2. GASTON’S SONG
Film: BEAUTY AND THE BEAST.
LINK TO THE SONG
(Incidentally check out THE FEMALE VERSION of this song, which I hold in equally high esteem).
Obviously part of the reason why I’m placing this song so high up is that it describes a narcissist, and I am myself a narcissist, so inevitably our interests communicate. Other than personal bias, though, there are a number of reasons why this song made it to second. As all the other songs on this list, it is funny, catchy and charming, effectively shifting from solo vocalists to chorus. Obviously the meat of the message is one of split personalities – Gaston and that little scrawny guy who tries to cheer him up are two aspects of the same self, representing how we secretly see ourselves and how we secretly fear we are (the Loser’s servile attitude, ostensibly so selfless, is in fact an apology for his shortcomings). The song is an exploration of the interdependence of these two poles, each requiring the validation they reciprocally offer to the other. It doubles up to yield a social reading as well, with Gaston and the Loser representing two power poles (alpha and omega), and the dichotomy internal to the human psyche carrying over to its wider social structures: Father and son, leader and follower, captain and sailor, winner and loser, star and outcast, and so on.
That being said, the song would not be so exceptional if Gaston weren’t so profoundly endearing. What I like about this guy is his eternal jubilation, his indestructible joie de vivre for being, truly and totally, his own glorious self. The song is meant to be cautionary – there is a Gaston in all of us. But this is something which I find exhilarating as much as it is worrying. It means that in all of us there is an instinct towards an innate, profound joy of living, one which I wouldn’t call immature as much as primordial, a circular ‘Hurrah’ which precedes the symbolic and starts from the self to go back to the self. It is insufficient from a social point of view, yes – but, throughout the (often painful) process of our social maturation, it is also revitalising and protective. Proof of this is the emotive progression of the song. Gaston starts out ‘looking so low in the dumps,’ depressed after having been rejected by the object of his love (a situation we’ve all been through, I may add). Yet as they start singing for him and reminding him of his identity, his bad mood reluctantly, gradually dissolves before his inexhaustible exuberance. He is initially recalcitrant, but slowly he is drawn into their chorus, throwing out casual sentences like ‘As a specimen, yes, I’m intimidating’ or ‘As you see I’ve got biceps to spare.’ In the end he completely surrenders to his irresistible narcissism and therefore metaphorically dives into his infinite joy of living by diving into a brawl (the one where ‘nobody bites like Gaston’).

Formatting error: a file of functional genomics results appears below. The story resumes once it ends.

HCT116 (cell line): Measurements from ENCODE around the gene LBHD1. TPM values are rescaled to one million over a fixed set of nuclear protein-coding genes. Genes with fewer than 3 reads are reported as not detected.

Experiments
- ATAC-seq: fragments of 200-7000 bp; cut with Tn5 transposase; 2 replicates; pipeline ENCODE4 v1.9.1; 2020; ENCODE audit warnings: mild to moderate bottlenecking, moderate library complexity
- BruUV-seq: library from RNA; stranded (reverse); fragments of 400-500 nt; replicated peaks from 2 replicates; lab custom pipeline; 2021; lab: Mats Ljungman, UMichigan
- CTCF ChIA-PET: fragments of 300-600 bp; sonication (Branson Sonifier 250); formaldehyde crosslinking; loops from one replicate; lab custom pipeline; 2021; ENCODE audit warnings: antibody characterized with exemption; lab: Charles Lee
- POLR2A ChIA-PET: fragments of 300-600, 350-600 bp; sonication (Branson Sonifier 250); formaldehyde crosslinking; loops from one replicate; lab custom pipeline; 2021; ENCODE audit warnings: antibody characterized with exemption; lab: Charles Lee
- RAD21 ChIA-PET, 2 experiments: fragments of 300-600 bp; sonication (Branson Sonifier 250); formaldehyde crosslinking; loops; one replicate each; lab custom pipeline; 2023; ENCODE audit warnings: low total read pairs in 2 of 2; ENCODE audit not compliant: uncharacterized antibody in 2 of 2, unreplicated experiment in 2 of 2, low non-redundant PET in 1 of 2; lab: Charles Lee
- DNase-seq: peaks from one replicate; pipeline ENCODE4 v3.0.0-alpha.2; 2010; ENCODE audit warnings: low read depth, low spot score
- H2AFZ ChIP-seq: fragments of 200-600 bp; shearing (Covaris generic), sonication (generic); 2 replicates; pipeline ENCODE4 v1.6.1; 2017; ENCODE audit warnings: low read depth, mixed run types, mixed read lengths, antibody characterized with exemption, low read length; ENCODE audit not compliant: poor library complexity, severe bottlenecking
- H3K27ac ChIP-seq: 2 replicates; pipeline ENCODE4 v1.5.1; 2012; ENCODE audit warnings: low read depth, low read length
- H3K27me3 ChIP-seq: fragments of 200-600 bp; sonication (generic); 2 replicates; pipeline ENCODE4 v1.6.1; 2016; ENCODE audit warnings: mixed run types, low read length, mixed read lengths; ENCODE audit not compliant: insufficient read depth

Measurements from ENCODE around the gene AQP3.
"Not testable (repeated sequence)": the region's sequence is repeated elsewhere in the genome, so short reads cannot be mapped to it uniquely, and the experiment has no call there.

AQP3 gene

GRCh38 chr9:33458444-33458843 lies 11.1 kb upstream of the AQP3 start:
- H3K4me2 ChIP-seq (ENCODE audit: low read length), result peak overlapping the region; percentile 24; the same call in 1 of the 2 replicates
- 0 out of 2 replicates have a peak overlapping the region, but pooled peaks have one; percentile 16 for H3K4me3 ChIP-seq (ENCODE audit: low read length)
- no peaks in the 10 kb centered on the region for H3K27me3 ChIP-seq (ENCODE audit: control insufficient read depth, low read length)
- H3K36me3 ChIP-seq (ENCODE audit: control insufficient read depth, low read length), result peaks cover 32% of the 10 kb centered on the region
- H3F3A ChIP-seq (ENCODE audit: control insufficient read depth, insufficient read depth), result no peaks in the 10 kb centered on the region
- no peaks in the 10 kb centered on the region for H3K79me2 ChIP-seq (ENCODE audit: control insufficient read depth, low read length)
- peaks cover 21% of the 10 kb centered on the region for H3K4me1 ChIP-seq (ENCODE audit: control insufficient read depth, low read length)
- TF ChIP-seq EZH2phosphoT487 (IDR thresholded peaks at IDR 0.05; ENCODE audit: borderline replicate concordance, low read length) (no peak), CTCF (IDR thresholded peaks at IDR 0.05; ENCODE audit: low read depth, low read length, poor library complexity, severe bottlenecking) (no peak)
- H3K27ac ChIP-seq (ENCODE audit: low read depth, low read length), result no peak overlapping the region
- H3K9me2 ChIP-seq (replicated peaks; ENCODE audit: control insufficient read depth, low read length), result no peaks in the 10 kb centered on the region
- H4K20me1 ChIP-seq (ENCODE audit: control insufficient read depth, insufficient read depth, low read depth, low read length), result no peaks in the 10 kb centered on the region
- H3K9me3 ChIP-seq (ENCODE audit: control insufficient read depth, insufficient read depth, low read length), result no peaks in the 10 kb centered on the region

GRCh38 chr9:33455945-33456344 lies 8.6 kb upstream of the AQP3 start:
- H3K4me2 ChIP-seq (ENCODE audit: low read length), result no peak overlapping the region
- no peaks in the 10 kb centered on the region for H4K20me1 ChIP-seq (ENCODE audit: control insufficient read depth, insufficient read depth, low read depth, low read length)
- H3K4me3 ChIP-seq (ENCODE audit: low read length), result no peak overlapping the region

Towards the end of the song, Gaston grabs the Loser and starts dancing with him in a duet which, of course, affirms the interdependence of the two poles, but which is also a really funny cameo. Gaston is so unashamed. Not only is he so inherently positive that even the world’s toughest rejections cannot keep him down, he celebrates this positivity with no worry for any public consequence – in the funniest, most delightful and even most ridiculous of choreographies. How can you not love a guy like this?
On Philando Castile
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